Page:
– is the measured limitation directly relevant for performance?
– can it be changed by exercising or training anyhow?
– how much time/effort/money would that cost?
– would that time/effort/money not be better spent more efficiently?
What is the reason for coaches embracing general fitness concepts? Simply: coaches are operating in a complex and diffuse environment, nobody knows the absolute truth and there are many ways leading to Rome. And many coaches feel that having simple linear protocol will help guide them on the way to high performance. Just start with A and next B and go all the end to Z. If A go to 1, if B go to 2, if C go to 3, etc. Yes, you just spelled the alphabet, but did you just write the book of elite performance? Just accept that the road to high performance is long and winding and not always clear to us. Most people who will tell you how to get there, have never been there!.
Your favorite fitness guru will come up with a singular solution for all fitness problems, independent of the level. Unfortunately this simple solution might not be useful.
One of my favourite authors H.L.Mencken wrote: “for every complex problem, there is a simple solution, and it is wrong”. I rather prefer to be doubtful and right, than to be certain and to be wrong.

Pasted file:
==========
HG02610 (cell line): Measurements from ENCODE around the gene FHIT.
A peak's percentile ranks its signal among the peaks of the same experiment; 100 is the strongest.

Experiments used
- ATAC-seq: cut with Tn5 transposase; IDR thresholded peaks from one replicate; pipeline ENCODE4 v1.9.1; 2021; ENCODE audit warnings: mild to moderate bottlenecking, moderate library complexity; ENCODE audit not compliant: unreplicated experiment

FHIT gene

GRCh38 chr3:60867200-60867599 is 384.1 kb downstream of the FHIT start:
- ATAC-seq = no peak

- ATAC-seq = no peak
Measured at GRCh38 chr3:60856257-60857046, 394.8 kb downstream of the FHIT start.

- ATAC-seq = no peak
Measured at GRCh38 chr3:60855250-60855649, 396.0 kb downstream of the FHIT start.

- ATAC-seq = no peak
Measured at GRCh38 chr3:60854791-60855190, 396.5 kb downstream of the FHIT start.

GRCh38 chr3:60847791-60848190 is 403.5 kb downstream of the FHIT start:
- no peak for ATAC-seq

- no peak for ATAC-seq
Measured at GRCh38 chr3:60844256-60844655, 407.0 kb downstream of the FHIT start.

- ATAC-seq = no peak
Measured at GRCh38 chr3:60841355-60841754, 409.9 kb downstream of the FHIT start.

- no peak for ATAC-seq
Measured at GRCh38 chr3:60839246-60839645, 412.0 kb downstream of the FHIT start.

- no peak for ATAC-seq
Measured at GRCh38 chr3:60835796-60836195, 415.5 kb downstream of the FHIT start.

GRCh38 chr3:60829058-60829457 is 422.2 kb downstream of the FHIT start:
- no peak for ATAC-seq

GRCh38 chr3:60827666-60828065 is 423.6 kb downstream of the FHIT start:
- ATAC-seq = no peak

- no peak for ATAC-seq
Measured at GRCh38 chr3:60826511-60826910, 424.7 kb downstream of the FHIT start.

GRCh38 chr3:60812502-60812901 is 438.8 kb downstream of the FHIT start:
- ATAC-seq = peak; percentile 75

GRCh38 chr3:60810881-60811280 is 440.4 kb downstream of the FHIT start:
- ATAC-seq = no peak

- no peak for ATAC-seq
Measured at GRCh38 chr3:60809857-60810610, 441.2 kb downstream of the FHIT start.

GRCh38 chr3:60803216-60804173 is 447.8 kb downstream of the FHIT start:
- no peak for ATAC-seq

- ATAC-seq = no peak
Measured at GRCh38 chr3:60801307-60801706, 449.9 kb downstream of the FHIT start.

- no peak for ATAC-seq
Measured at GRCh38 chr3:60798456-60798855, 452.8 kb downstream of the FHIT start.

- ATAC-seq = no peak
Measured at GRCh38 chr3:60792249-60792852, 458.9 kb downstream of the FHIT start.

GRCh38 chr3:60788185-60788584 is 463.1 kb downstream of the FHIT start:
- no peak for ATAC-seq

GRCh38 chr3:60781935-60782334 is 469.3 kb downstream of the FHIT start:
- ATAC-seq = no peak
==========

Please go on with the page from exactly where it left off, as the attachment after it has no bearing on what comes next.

Most elite athletes will be the exceptions to the general rules anyway.
One of the female sprinters I coached for years was right-out clumsy, she could not catch a ball, make a somersault, or jump over a hurdle. Even worse, handing over or getting a baton was a disaster, so were the common drills for sprinters. Only after many years she managed perform them decently. Did these drills help to improve her running technique? No they didn’t. Bottom line: she wasn’t good at anything just at sprinting, and believe it or not, she was very, very good at that. Her running technique was textbook material (and became textbook material too). That made me wonder about the role and function of general or even specific skills in elite sports.
My idea: if an athlete comes to me and wants to sprint, I make him/her sprint and see what is the case, what is good and what are the limiting factors and then I take it from there, a top down-approach.
Whereas the general trend is to do general testing; see what the limitations are in these general movement patterns and then hope that the sprinting will improve. Yes, hope since there is not a single piece of proof that this bottom-up approach actually works, not in real life, nor in research.
Conclusion: coaches of elite sports should be more critical about all kinds of fitness trends marketed by the fitness industry.